Acids and Bases

Defining Acids and Bases

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Content Contributors
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Adi Manocha

Learning Objectives

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The Arrhenius Theory
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  • Acids ionise in aqueous solutions to produce H+ ions

  • Hydrogen ions (H+) will combine with water (H2O) to form hydronium (H3O+) this is because free protons are unstable in water, so they quickly combine with water particles to for hydronium ions.

  • Bases dissociate in aqueous solutions to produce OH- ions

  • Neutralisation occurs when H+ reacts with OH- to form H2O


  • The Arrhenious Theory is limited because it only applies to interactions in aqueous solutions (acids and bases dissolved in water)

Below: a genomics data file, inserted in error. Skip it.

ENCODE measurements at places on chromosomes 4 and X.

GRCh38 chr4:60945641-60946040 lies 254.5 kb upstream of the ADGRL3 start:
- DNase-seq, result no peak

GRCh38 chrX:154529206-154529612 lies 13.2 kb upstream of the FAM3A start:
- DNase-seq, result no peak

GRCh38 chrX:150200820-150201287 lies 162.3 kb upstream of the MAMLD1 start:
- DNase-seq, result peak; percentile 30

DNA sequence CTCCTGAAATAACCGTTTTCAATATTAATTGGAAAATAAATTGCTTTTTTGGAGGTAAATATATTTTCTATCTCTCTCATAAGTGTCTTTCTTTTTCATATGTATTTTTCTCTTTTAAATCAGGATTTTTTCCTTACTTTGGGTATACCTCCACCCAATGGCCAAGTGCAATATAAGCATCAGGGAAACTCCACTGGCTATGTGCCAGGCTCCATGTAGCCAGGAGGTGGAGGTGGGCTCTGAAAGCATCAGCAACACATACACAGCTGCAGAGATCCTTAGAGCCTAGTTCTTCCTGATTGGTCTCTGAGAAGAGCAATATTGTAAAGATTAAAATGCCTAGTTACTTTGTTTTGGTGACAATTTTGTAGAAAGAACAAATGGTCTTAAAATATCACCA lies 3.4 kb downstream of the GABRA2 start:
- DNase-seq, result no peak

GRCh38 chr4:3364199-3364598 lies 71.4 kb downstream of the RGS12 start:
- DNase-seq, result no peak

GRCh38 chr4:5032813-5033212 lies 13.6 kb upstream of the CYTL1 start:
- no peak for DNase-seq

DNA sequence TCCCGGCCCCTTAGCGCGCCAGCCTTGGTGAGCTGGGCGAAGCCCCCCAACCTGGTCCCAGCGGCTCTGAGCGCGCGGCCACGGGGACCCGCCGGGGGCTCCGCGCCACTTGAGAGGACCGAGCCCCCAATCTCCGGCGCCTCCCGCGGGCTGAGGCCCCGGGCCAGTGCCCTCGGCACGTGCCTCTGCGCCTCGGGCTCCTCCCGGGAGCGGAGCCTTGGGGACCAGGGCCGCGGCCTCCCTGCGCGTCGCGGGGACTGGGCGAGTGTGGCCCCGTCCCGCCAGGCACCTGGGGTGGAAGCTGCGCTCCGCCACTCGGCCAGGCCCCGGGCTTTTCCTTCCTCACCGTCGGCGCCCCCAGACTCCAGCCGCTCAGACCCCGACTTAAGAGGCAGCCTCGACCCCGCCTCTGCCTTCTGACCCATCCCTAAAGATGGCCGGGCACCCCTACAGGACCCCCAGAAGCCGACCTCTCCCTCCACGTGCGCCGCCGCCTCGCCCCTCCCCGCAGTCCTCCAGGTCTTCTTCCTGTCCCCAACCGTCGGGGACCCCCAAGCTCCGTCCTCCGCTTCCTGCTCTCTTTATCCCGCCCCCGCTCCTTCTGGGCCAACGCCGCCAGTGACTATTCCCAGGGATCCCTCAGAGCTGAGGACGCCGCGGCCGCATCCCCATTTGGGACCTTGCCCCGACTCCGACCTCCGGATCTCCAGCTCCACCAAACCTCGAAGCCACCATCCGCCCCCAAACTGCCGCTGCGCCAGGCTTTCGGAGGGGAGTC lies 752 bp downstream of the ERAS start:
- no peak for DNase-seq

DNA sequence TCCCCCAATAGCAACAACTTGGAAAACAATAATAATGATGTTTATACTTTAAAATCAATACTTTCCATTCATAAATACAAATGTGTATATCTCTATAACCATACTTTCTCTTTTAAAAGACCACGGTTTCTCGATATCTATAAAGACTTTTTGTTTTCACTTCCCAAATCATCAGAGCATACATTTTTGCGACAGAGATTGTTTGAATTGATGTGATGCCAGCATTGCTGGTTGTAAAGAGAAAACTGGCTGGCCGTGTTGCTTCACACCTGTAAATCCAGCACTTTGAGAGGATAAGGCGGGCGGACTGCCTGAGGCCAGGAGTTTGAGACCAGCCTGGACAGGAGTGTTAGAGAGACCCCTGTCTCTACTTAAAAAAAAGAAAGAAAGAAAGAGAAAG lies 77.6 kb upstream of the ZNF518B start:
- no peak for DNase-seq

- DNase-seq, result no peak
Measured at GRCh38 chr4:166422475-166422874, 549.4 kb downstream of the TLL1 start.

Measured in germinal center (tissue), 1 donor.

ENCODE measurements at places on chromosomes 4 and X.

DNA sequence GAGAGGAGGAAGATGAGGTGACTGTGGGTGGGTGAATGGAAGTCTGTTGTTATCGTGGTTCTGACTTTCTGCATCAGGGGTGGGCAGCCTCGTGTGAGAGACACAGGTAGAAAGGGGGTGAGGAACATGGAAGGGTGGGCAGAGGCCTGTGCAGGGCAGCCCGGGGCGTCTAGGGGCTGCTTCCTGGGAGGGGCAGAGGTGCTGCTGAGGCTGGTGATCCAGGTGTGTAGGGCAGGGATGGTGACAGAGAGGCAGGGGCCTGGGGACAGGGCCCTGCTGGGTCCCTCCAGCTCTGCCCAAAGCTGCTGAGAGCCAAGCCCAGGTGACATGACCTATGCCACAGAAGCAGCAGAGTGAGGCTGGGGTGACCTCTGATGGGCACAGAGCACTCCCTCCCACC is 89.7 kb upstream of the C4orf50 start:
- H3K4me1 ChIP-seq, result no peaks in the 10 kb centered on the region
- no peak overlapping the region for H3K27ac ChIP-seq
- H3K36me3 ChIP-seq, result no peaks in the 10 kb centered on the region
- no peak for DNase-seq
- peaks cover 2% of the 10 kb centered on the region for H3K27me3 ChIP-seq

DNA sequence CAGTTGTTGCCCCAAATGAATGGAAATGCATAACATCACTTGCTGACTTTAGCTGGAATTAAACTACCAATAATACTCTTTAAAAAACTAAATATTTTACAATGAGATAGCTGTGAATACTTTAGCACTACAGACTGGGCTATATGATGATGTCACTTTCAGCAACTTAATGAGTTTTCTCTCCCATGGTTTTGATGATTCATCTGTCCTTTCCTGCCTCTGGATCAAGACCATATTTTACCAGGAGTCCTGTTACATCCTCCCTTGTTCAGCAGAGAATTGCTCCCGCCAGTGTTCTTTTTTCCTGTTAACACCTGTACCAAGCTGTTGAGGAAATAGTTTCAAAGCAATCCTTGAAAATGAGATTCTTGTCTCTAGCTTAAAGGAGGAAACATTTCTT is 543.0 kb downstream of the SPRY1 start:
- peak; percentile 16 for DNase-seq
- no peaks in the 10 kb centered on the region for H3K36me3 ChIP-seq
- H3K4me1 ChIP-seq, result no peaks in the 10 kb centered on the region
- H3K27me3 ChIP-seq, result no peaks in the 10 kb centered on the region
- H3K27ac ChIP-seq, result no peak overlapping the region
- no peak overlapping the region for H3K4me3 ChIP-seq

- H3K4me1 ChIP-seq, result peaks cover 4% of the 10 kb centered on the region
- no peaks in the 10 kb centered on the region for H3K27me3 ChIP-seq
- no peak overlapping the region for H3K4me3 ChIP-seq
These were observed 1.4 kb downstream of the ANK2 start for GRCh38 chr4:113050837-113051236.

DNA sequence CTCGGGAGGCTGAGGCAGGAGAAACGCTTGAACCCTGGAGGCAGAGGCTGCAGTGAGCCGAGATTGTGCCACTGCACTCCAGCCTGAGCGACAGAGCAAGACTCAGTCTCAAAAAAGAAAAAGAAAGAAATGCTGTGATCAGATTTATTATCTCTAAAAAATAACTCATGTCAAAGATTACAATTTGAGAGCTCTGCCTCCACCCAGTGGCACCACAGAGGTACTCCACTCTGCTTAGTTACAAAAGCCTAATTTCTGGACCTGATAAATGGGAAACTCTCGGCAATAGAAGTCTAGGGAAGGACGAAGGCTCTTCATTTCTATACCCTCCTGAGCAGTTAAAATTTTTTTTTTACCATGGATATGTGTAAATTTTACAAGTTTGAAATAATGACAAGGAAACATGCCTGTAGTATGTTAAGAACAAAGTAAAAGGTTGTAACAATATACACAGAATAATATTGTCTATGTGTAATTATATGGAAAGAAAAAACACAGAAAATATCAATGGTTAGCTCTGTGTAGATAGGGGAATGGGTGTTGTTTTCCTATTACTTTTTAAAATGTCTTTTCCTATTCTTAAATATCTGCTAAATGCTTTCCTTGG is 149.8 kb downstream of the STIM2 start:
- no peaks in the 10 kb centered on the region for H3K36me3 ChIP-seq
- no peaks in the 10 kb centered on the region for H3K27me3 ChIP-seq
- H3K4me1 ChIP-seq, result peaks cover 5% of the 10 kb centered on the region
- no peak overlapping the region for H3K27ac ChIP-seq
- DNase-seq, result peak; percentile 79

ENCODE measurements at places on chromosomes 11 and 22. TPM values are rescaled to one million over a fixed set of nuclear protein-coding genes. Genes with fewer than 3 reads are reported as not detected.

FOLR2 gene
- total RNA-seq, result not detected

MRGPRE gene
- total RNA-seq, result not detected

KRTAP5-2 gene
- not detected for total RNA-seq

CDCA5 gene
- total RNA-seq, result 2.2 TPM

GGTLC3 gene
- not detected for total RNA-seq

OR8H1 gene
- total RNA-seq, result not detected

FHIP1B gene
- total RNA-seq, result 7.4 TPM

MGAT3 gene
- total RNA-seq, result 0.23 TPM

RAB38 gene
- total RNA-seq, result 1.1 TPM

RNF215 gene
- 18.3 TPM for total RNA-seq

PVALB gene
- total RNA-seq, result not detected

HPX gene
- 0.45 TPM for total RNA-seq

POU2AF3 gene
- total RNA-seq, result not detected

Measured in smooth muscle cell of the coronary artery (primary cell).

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The Brønsted-Lowry Theory
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  • Acids are "proton donors" (they donate H+ ions)

  • Bases are "proton acceptors" (they accept H+ ions)


  • Both acids and bases exist in conjugate pairs

  • Once an acid has donated a proton (H+ ion), it has the potential to accept a proton (effectively acting as a base). This is a conjugate base.

  • The same applies to bases (when a base accepts a proton, it becomes a conjugate acid with the potential to act as an acid by donating a proton)

  • “Conjugate Pairs” are 2 chemical species that differ only by a H+ ion

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Davy's Theory
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Davy’s Acids are substances which contain a H+ ion that can be replaced by a reactive metal

Davy’s Bases are substances which react with acids to form a salt and water

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Properties of Acids and Bases
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Defining Acids and Bases
Classifying Acids and Bases
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